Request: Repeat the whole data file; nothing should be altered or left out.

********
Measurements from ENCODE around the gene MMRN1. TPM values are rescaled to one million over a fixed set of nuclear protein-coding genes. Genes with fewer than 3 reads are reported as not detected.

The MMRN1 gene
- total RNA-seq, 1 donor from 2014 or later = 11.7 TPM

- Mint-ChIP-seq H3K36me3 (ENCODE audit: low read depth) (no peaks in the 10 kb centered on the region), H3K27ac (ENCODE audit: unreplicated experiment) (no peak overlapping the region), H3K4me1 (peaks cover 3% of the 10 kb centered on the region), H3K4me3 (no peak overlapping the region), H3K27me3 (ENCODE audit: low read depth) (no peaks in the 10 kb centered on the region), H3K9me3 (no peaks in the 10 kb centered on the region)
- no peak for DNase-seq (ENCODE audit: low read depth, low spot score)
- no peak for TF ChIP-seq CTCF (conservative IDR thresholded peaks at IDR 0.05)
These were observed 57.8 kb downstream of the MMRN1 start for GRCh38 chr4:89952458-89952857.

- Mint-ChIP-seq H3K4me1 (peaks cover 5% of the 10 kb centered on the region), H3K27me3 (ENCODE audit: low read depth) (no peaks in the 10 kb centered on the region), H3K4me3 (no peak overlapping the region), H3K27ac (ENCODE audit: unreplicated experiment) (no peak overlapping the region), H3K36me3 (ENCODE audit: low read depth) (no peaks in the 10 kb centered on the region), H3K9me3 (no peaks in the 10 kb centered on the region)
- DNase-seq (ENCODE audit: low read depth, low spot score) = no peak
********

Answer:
Measurements from ENCODE around the gene MMRN1. TPM values are rescaled to one million over a fixed set of nuclear protein-coding genes. Genes with fewer than 3 reads are reported as not detected.

The MMRN1 gene
- total RNA-seq, 1 donor from 2014 or later = 11.7 TPM

- Mint-ChIP-seq H3K36me3 (ENCODE audit: low read depth) (no peaks in the 10 kb centered on the region), H3K27ac (ENCODE audit: unreplicated experiment) (no peak overlapping the region), H3K4me1 (peaks cover 3% of the 10 kb centered on the region), H3K4me3 (no peak overlapping the region), H3K27me3 (ENCODE audit: low read depth) (no peaks in the 10 kb centered on the region), H3K9me3 (no peaks in the 10 kb centered on the region)
- no peak for DNase-seq (ENCODE audit: low read depth, low spot score)
- no peak for TF ChIP-seq CTCF (conservative IDR thresholded peaks at IDR 0.05)
These were observed 57.8 kb downstream of the MMRN1 start for GRCh38 chr4:89952458-89952857.

- Mint-ChIP-seq H3K4me1 (peaks cover 5% of the 10 kb centered on the region), H3K27me3 (ENCODE audit: low read depth) (no peaks in the 10 kb centered on the region), H3K4me3 (no peak overlapping the region), H3K27ac (ENCODE audit: unreplicated experiment) (no peak overlapping the region), H3K36me3 (ENCODE audit: low read depth) (no peaks in the 10 kb centered on the region), H3K9me3 (no peaks in the 10 kb centered on the region)
- DNase-seq (ENCODE audit: low read depth, low spot score) = no peak